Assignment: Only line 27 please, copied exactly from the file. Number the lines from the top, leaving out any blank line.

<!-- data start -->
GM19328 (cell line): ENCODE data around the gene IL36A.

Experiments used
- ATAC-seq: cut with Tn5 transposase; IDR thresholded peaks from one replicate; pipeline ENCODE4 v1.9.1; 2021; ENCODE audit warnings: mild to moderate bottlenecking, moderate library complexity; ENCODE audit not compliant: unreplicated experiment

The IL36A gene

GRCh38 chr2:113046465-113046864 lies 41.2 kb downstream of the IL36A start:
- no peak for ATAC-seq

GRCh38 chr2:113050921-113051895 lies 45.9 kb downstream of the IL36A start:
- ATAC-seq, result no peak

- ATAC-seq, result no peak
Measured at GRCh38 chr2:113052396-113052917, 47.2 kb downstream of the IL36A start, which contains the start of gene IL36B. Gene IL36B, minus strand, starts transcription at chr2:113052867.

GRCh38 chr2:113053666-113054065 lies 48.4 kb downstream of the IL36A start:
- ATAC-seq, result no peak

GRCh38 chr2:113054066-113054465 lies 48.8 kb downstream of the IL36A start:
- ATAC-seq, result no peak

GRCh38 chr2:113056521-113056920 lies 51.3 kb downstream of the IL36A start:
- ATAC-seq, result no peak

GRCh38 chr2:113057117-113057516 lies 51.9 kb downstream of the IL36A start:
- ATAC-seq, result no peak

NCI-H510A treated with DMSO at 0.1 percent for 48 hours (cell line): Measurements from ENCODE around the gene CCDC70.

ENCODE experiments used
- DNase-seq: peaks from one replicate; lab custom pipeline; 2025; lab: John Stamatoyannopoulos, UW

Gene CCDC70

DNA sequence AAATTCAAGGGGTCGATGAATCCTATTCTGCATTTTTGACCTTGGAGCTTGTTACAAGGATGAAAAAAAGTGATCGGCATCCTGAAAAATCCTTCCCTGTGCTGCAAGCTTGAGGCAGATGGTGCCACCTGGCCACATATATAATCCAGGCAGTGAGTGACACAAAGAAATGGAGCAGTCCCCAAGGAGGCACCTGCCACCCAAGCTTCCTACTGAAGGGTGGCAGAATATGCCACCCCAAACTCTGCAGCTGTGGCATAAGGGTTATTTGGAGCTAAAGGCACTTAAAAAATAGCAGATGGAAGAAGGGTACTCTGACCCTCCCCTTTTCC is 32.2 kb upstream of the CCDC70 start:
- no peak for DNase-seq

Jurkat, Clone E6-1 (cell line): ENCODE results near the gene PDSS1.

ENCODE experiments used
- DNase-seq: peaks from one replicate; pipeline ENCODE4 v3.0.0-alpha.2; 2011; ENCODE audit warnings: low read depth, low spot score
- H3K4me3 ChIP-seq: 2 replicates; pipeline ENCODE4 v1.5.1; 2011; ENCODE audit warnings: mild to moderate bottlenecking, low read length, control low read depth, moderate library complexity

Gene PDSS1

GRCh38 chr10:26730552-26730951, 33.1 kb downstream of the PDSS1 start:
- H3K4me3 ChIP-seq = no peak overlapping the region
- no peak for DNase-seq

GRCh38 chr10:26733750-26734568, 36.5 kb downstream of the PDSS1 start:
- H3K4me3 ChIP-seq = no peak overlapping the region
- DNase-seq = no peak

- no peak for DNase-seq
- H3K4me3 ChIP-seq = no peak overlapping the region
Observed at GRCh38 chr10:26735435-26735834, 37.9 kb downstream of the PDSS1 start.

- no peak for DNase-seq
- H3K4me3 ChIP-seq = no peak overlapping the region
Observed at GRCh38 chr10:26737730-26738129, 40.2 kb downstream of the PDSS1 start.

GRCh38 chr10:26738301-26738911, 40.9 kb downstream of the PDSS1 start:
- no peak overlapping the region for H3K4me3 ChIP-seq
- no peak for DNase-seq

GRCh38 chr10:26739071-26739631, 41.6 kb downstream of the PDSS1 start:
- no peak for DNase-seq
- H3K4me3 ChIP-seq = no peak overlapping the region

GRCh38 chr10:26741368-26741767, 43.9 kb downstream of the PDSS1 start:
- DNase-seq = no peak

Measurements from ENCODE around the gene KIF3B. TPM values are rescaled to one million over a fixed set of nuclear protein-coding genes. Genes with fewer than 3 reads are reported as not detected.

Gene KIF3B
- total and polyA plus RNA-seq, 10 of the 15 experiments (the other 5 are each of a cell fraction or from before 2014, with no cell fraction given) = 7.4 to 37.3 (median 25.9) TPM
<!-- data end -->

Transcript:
- DNase-seq: peaks from one replicate; pipeline ENCODE4 v3.0.0-alpha.2; 2011; ENCODE audit warnings: low read depth, low spot score